All thru the year weve wated
Waytd throu spring and falll
Two hear silvre bels ringing see march bringinging
The happyest seeson of awl…
Yes, it’s National Proofreading Day, the day when we reflect on the importance of proper spelling and grammar and those unsung heroes who are the last line of defense: the proofreaders.
The home page for the celebration will give you any number of reasons why it’s important to read your work or have it read—for example, you might think you’re a person of great importance, but your typo may render you a person of great impotence. Spellcheck will not help you then.
Proofreading, like copyediting, used to have more respect in the publishing world because mistakes make publishers look sloppy and stupid. In the Internet era almost everyone online IS sloppy and stupid, however, so looking intelligent has less value. Plus, as they always say, content is king but it doesn’t pay the bills; publishers of all kinds get much less return on each word published than they used to. To feed the beast it behooves them to generate copy as cheaply as possible. Proofreading is one of the first things to go.
If the people who make their living on words don’t much care anymore, you can imagine how much other industries think about proofreading, even though all of them need to communicate. Hey, if everyone is a moron, then no one looks moronic! seems to be the rallying cry of our time.
Proofreaders are, as I say, the last line of defense, usually the last people to see copy before it gets published. What do they do? The proofreader must carefully read each word, seeing that it is spelled properly; they must make certain each sentence follows accepted rules of grammar; they must check previous versions of the copy to see that all corrections were properly made; they must see to it that proper style followed for whatever the assignment requires, be it footnotes on academic work, page numbers on indexes, running heads on book pages, or even musical notation. The proofreader must be hyperfocused on the page. It’s hard to find people like that in our modern ADD world.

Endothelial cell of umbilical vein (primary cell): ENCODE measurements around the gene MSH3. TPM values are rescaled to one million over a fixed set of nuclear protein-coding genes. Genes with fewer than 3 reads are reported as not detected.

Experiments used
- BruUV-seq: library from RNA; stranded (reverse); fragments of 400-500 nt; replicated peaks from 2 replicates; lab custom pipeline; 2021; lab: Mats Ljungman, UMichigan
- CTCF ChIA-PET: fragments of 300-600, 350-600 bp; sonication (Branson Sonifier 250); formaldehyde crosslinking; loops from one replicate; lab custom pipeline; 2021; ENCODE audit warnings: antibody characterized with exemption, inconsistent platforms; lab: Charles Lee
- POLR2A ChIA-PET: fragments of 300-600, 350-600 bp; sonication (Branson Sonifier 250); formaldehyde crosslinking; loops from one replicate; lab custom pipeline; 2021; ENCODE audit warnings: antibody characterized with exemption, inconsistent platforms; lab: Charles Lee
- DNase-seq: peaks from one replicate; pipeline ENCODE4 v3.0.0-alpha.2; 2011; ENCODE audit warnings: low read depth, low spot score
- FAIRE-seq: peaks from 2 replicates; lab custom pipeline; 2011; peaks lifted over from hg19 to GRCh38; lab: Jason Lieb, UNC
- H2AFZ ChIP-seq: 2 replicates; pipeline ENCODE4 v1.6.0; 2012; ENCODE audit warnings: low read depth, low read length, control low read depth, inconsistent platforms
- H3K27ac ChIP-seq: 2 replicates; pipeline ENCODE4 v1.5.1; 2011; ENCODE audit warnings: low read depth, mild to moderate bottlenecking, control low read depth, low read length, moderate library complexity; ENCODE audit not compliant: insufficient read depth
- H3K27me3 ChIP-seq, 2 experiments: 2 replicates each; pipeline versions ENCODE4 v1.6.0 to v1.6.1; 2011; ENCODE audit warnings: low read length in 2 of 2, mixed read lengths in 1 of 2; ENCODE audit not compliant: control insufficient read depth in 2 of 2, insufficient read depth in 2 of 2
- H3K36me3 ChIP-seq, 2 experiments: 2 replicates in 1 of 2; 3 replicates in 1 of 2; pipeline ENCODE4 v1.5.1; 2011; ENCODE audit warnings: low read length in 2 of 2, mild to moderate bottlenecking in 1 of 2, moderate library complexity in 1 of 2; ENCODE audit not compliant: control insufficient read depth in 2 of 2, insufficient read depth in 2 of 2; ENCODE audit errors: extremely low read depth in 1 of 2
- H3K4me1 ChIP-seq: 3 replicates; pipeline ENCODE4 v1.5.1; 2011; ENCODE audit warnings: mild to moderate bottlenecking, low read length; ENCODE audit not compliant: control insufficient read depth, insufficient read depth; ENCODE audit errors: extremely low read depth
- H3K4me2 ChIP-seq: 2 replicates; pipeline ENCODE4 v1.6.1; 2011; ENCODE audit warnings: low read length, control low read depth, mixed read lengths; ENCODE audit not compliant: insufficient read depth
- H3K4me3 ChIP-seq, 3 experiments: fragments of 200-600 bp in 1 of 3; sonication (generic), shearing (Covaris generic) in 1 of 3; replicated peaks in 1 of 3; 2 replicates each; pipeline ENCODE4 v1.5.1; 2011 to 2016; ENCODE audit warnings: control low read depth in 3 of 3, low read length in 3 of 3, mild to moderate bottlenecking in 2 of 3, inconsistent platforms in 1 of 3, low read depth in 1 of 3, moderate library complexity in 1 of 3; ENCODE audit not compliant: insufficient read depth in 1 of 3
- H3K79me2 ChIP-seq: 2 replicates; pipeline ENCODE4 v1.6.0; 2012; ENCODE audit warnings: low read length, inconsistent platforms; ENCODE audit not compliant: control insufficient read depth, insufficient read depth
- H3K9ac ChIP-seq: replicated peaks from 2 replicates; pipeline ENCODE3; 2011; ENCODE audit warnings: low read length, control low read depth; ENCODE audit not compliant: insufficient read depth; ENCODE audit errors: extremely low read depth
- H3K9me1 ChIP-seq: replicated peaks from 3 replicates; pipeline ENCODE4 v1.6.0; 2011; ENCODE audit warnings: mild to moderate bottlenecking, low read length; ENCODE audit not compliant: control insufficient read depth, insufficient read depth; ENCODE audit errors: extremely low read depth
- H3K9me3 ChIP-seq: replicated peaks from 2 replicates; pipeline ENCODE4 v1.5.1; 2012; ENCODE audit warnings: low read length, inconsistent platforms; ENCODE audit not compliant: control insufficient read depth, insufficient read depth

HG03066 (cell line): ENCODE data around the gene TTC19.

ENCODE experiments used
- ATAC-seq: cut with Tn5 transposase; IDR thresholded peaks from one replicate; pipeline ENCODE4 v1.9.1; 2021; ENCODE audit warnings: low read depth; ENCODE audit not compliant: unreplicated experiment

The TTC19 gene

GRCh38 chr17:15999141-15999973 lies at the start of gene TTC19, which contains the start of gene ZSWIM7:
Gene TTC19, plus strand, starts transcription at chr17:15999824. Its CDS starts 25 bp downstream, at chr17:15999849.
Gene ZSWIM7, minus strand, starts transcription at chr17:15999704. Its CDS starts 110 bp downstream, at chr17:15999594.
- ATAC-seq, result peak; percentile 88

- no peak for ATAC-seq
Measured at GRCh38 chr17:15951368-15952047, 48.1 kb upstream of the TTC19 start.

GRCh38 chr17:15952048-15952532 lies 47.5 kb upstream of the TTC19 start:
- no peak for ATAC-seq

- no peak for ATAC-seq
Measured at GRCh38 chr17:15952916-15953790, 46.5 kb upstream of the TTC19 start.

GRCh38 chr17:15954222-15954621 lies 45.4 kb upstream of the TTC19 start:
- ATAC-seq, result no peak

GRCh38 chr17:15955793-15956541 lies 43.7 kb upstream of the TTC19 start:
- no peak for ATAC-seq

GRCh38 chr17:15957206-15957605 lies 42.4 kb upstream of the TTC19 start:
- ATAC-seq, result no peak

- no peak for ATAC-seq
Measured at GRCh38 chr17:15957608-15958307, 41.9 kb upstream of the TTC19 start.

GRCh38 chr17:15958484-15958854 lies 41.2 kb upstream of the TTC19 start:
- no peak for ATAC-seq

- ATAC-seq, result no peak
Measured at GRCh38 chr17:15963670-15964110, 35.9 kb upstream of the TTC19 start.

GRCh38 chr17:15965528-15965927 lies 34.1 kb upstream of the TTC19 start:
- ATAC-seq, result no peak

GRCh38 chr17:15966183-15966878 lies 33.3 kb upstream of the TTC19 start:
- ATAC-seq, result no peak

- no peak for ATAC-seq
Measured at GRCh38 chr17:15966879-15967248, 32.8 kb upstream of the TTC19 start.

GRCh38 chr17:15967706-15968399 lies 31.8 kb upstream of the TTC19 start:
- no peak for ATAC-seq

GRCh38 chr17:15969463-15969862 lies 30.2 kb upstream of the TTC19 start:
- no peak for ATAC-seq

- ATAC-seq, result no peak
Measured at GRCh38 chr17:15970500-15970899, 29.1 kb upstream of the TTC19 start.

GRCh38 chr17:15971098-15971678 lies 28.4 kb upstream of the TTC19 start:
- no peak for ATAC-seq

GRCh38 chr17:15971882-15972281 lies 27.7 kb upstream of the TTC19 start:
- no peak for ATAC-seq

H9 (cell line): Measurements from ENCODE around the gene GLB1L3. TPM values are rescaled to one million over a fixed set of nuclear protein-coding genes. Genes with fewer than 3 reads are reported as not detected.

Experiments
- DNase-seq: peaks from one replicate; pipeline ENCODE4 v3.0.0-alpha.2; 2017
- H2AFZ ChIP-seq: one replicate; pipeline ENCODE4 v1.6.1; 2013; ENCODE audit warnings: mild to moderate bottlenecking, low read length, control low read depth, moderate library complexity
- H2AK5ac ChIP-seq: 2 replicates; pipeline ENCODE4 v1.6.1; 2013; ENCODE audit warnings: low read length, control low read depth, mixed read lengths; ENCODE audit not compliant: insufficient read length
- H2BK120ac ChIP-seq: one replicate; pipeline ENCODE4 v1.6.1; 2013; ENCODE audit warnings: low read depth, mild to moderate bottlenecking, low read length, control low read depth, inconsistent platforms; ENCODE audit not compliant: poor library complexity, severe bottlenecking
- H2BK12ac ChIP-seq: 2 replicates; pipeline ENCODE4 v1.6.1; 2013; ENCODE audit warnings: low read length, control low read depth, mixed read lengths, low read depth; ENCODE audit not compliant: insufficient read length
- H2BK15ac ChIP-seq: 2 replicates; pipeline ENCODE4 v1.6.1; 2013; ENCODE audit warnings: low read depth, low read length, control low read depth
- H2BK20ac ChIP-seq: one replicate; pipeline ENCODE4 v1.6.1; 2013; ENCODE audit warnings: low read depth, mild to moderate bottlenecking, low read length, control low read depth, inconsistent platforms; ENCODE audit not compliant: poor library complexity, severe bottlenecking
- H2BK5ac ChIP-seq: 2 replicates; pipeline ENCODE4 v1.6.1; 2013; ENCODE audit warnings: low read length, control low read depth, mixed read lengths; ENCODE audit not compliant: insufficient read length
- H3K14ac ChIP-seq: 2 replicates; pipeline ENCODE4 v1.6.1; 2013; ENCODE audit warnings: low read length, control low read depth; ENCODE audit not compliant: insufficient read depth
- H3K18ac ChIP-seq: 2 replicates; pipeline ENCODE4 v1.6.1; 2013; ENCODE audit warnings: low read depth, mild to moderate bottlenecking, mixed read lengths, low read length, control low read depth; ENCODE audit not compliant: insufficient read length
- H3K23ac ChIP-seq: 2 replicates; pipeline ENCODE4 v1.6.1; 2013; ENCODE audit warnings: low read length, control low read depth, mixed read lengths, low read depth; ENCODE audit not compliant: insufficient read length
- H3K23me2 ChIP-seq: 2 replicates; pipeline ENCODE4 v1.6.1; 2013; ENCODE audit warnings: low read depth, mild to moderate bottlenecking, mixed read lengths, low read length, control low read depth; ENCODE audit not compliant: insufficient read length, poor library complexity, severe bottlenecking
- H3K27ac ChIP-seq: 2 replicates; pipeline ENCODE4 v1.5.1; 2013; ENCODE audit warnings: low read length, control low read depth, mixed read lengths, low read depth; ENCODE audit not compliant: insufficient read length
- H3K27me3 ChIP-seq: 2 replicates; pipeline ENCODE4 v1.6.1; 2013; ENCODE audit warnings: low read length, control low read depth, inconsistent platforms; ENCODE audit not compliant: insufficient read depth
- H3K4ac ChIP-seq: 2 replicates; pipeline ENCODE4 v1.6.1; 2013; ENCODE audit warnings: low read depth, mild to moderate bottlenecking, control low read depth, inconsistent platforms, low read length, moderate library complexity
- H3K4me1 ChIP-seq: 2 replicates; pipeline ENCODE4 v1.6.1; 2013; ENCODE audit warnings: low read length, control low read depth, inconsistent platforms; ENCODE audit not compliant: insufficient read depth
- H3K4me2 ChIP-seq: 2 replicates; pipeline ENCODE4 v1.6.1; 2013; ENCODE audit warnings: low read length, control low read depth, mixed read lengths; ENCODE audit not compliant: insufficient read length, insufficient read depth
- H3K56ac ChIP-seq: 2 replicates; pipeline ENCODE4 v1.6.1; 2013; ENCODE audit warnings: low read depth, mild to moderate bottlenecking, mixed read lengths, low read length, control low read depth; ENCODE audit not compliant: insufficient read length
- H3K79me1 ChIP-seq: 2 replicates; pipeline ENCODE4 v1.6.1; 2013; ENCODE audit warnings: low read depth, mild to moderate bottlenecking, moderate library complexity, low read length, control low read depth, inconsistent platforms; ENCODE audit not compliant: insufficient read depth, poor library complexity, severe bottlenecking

Proofreading differs from editing and copyediting in a number of ways. Basically, here’s the breakdown of duties in a book publishing house:
Writer: Poor slob crunching through pages slowly, wondering why he chose a career that pays peanuts or less up front, noticing that there are fewer famous authors than there are famous architects and maybe Mom was right and he should have gone to engineering school; then looks in newspaper and sees that a guy who spent thirty years as a civil engineer has written a murder mystery about a civil engineer who solves crimes in his spare time and it has shot to the top of the best-seller list; writer wonders how he can kill himself and make it look like this son-of-a-bitch engineer-turned-author killed him.
Editor: Acquires manuscripts; lunches with agents; glances at story and tells writer what a great book it is; then tells writer to change the plot, characters, names, setting, audience, and title, to rework huge sections of the story, and by the way, instead of a historical mystery about pyramid engineers who solve murders, could you make it something more contemporary and like 50 Shades of Grey? Then goes home and watches HBO and wishes she were like one of those editors on TV who live in nice apartments and never seem to worry about money.
Copy editor: Main duties include reading carefully for spelling and grammar but also for sense—to track the plot, mind the time and sequence of events, and fact-check as necessary (“Since the book takes place in London, why are all the characters in this book Egyptian? QUERY”). Watch as editor STETs everything and says the author is already crying every time they talk. Other duties include: Bitching about authors and editors.
Proofreader: Can’t make the book other than a piece of whale crap, but must see to it that it is a neat, polished, professional piece of whale crap.
As you can guess, there is a certain amount of tension between these jobs. When feeling good they call it “creative tension,” but this is infrequent. Also a lie.
Most of my experience in-house has been copyediting, and I’ve copyedited more books than I’ve written by orders of magnitude. We like to tell editors and authors that we’re not trying to make them feel stupid! No, we’re trying to make them look smart! But they never appreciate it.
Anyway, we salute the proofreaders on this day, who as you can guess are the only grown-ups in the bunch. Thanks, proofreaders! Enjoy your day! I hear they may be extending unemployment benefits again.